- Sleep troubles and insomnia
- Heart issues
Generalized anxiety disorder can often occur along with other mental health illnesses, making diagnosis and treatment much more challenging. Some common mental health disorders that occur with GAD include:
- Panic disorder
- Post-traumatic stress disorder (PTSD)
- Obsessive-compulsive disorder (OCD)
- Substance abuse
- Suicidal tendencies
To diagnose GAD in an individual, the first step is to evaluate symptoms criteria, as outlined in the 5th Edition of "The Diagnostic and Statistical Manual of Mental Disorders" (DSM-5).
Mental health professionals look for factors such as excessive and hindering worry paired with a variety of other physical symptoms, then utilize proven diagnostic assessments to arrive at a diagnosis and rule out other possibilities.
The DSM-5 outlines specific criteria to help mental health professionals diagnose GAD easily and efficiently. Having a standard set of symptoms to refer to when assessing clients helps them diagnose mental health concerns more accurately and, in turn, create a more effective treatment plan.
Criteria for Diagnosing GAD
When evaluating for individuals for GAD, clinical professionals are looking for the following:
The presence of excessive anxiety and constant worry about a variety of topics or events. Worry due to GAD occurs more often than not for at least six months or more and is clearly excessive.
The worry is experienced as extremely challenging to keep in control. The worry may quickly shift from one topic to another.
The worry and anxiety are accompanied by at least three of the following physical or cognitive symptoms (only one of these symptoms is necessary for the diagnosis of GAD in children):
- Edginess or restlessness
- Tiring easily; more tired/fatigued than usual.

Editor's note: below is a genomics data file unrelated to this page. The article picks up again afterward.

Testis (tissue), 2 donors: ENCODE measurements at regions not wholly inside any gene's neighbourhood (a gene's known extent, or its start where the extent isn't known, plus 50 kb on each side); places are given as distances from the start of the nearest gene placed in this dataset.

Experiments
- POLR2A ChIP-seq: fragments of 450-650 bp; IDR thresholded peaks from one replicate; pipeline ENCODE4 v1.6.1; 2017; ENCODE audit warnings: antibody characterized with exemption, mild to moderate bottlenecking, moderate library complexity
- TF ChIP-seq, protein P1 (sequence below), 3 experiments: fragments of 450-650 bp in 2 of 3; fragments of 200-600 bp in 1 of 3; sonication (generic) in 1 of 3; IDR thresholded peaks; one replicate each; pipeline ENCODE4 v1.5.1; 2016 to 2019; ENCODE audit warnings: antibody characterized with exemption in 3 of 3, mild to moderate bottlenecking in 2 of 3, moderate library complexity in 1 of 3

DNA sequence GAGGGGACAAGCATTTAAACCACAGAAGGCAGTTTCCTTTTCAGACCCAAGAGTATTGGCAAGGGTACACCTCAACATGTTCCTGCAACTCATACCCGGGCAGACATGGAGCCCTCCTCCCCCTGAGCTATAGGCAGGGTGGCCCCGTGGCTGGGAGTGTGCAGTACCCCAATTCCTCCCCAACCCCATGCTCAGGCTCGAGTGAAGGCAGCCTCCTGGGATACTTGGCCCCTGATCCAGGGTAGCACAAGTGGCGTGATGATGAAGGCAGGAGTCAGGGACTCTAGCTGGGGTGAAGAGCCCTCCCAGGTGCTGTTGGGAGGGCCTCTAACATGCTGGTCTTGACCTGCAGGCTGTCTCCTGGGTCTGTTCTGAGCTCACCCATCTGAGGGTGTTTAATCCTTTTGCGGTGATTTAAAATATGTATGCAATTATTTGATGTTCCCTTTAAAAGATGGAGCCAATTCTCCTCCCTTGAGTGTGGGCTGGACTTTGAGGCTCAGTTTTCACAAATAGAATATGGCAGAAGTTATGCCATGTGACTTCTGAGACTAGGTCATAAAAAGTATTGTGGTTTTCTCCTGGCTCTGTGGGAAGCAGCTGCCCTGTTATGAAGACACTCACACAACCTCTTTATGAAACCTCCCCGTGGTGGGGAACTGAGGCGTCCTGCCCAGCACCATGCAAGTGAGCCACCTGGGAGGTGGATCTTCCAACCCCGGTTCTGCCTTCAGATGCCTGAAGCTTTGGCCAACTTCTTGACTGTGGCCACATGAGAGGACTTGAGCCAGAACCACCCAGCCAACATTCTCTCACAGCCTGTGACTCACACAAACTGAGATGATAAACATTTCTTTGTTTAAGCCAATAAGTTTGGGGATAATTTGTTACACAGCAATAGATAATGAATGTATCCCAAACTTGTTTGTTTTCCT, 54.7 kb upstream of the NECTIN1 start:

- Increased muscle aches or soreness
- Irritability (which may or may not be easily observable to others)
- Impaired concentration or feeling as if the mind goes blank
- Trouble sleeping (falling/staying asleep, unsatisfying sleep, or restlessness at night)
How is generalized anxiety disorder treated?
Treatments are based on how significantly this disorder is affecting your ability to function in your day-to-day life. Psychotherapy, medications, and certain lifestyle changes are some of the best treatments for GAD. You may benefit most from a combination of all three. It may take some trial and error to understand and discover which treatment works best for you.
Also known as talk therapy, it involves working with a therapist to reduce your symptoms of anxiety. Cognitive-behavioral therapy (CBT) has proven to be the most effective form of psychotherapy for GAD.
Cognitive-behavioral therapy, generally a short-term treatment, focuses on specific root causes of your anxiety and skills to manage your worries and help you gradually efficiently.
There are a number of medications that help relieve the symptoms of anxiety. However, unsupervised and ignorant use of these medications is strongly ill-advised. The following types of medications are generally prescribed for anxiety:
Anti-depressants (such as SSRI and SNRI)
Anxiolytics (anti-anxiety medications)
Various factors of your lifestyle can affect your mental health condition. Replacing the negative aspects of your lifestyle with a healthier and positive one can drastically help improve your condition. For instance, replace sleeping in bed all day with exercise, unhealthy foods with healthy and nutrient-dense foods, and meditating instead of substance use to calm oneself.
We understand that this mental illness can be debilitating and disabling. PAS is here to help you get through this low point of your life and move on to a better one.